# Evaluating an improper integral with radical in denominator

For $a,b\in\mathbb{R}$ and $a<b$, I'd like to evaluate the following improper integral $$\int_a^b \frac{dt}{\sqrt{(b-t)(t-a)}}$$ Since I'd like to evaluate the integral rather than just make sure it converges, the comparison test isn't particularly useful. I started by expanding the terms under the radical, and then I attempted to complete the square. This left me with the following $$\int_a^b \frac{dt}{\sqrt{\left(t-\frac{a+b}{2}\right)^2 - \left(\frac{a+b}{2}\right)^2+ab}}$$ In order for completing the square to be useful, I'd need to be able to make $ab-\left(\frac{a+b}{2}\right)^2$ into a square. I'll just sweep everything under the rug and say $$ab-\left(\frac{a+b}{2}\right)^2 = c^2$$ for some $c\in\mathbb{R}$. Similarly, I'll let $$u^2=\left(t-\frac{a+b}{2}\right)^2$$ Then my resulting integral has the form $$\int_a^b \frac{dt}{\sqrt{u^2-c^2}}$$ I think at this point, I'm supposed to use a trig substitution to finish evaluating the integral. However, because of the substitutions I made above, I'm not really sure how to go about doing the actual substitution. Is there a better way to go about evaluating this integral, or do I just need to continue grinding it out?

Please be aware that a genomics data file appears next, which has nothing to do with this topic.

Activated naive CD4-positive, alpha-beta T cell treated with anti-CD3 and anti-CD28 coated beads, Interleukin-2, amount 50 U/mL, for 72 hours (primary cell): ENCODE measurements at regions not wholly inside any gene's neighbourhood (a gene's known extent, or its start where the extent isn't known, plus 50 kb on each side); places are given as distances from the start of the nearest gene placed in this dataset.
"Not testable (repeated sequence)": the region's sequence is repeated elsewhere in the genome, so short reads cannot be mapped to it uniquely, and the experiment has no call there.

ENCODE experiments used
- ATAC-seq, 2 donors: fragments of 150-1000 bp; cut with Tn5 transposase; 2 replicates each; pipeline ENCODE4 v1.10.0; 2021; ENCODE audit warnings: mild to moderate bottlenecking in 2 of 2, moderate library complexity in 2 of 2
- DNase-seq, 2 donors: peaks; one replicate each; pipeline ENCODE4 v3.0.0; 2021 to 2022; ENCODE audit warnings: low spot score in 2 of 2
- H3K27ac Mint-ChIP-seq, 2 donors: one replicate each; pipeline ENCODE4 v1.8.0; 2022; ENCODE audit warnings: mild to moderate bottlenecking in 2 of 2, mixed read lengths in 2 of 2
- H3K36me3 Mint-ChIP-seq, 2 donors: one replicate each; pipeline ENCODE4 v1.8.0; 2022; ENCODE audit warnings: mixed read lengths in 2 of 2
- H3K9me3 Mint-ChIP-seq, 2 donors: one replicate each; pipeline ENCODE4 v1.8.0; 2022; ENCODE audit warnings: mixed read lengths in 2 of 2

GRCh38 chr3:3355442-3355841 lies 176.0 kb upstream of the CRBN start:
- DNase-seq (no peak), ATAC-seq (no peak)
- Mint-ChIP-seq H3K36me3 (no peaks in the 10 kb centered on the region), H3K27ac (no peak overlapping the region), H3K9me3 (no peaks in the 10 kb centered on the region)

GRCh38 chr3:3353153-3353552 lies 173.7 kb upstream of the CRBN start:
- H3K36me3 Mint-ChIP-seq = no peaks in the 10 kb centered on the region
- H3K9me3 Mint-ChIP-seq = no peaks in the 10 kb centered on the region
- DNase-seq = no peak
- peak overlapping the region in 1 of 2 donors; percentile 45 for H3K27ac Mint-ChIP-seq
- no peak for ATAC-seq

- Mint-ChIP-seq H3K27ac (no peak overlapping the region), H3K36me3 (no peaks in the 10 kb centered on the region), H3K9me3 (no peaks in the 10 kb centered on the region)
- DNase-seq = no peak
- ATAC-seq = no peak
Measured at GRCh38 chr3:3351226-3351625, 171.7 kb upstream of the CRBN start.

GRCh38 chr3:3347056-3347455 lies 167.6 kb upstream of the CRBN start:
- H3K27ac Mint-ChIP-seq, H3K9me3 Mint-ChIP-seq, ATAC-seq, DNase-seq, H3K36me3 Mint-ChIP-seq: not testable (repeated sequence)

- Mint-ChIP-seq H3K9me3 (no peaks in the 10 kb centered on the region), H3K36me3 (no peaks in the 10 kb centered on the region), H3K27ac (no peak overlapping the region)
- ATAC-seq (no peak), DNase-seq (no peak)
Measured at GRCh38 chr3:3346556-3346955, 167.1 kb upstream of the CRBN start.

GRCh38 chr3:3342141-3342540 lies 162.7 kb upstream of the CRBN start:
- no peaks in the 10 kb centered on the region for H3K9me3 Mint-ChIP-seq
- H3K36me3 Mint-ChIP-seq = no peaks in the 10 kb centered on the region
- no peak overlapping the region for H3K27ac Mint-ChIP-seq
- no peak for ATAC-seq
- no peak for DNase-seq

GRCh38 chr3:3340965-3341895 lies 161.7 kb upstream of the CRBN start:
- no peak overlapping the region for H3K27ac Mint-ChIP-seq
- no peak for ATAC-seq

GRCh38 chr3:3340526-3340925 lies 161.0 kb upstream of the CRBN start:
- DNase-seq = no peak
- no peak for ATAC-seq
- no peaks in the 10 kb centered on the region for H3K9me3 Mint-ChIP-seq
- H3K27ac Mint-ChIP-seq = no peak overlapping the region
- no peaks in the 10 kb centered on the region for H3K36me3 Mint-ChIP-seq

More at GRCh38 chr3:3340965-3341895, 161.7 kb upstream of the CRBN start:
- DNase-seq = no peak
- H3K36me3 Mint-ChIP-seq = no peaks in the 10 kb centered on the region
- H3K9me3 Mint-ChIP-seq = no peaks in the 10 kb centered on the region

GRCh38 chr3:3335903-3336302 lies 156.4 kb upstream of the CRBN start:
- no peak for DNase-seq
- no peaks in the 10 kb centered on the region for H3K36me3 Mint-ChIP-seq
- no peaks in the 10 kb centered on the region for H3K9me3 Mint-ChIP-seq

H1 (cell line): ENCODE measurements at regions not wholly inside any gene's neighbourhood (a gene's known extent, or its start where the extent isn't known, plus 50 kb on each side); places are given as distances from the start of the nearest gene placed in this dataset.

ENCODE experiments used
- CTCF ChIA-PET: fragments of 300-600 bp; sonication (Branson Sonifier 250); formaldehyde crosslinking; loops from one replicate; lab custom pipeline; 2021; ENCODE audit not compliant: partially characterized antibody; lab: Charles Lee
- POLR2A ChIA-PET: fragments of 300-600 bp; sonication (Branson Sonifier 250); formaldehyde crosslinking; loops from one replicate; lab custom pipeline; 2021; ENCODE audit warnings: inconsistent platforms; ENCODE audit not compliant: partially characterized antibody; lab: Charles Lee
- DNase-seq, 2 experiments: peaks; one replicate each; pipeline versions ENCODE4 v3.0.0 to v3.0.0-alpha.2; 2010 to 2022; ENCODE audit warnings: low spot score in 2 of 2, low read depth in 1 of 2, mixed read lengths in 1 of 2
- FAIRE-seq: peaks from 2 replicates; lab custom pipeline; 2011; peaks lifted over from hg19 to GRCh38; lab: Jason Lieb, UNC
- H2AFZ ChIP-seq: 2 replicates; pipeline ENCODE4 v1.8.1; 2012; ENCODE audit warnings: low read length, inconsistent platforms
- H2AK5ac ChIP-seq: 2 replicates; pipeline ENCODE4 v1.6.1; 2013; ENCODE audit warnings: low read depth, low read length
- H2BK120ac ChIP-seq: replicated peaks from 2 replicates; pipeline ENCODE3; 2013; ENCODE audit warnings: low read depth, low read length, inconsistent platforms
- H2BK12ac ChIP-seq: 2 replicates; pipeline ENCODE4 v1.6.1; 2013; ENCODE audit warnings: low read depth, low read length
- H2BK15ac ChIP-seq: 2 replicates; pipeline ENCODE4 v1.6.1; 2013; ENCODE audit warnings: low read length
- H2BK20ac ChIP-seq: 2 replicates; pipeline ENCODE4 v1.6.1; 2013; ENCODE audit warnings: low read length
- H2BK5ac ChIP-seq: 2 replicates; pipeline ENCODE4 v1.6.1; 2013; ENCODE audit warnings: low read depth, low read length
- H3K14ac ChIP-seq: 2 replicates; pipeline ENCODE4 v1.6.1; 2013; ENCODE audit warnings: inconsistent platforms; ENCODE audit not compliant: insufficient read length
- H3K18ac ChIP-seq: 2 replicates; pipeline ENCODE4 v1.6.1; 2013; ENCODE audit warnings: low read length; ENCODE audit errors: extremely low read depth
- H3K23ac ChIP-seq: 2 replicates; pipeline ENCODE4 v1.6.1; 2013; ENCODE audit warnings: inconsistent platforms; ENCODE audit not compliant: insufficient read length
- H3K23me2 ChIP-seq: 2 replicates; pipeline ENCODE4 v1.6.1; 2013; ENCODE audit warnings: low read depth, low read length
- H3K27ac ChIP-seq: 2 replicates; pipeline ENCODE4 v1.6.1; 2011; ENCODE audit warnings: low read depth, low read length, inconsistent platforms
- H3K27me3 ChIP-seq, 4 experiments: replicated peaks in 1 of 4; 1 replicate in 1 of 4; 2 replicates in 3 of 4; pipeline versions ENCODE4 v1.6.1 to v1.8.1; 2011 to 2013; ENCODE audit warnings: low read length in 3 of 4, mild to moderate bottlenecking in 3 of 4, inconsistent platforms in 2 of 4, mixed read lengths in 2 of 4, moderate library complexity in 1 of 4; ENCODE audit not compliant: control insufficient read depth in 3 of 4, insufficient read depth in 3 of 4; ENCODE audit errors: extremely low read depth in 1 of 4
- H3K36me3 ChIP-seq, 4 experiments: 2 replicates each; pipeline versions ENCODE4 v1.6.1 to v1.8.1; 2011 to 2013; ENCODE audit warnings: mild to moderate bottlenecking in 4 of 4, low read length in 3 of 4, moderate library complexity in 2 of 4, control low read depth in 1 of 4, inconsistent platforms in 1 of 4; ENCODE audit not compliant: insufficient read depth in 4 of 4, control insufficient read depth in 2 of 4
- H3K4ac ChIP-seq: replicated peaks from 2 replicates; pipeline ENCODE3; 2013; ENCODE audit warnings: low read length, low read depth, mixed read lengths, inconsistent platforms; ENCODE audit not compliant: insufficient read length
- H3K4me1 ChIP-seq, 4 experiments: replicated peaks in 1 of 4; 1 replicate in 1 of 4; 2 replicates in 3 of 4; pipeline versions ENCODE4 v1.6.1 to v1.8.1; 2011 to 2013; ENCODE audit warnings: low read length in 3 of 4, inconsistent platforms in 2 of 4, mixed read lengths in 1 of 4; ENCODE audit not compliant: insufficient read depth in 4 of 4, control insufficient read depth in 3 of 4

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You should change the limits of integration w.r.t $u$ in the last integral. – Mhenni Benghorbal Oct 17 '12 at 1:40
Sorry, yes. I know. I just haven't worked anything out yet and I'd like to avoid doing so if there's a neater way. I meant to mention that in the post. – chris Oct 17 '12 at 1:43
Shouldn't you have $(b-t)(t-a)$? What you've got, $(b-t)(a-t)$ is negative. – Michael Hardy Oct 17 '12 at 2:21
@MichaelHardy You're right. Fixed. Thanks. – chris Oct 17 '12 at 2:33

\begin{align} u & = \frac{t-a}{b-a} \\[8pt] dt & = (b-a)du \\[8pt] \sqrt{(b-t)(t-a)} & = (b-a)\sqrt{u(1-u)} \end{align} As $t$ goes from $a$ to $b$, then $u$ goes from $0$ to $1$. So $$\int_a^b\frac{dt}{\sqrt{(b-t)(t-a}} = \int_0^1 \frac{du}{\sqrt{u(1-u)}} = \int_0^1 u^{1/2-1} (1-u)^{1/2-1}\,du = B\left(\frac12,\frac12\right).$$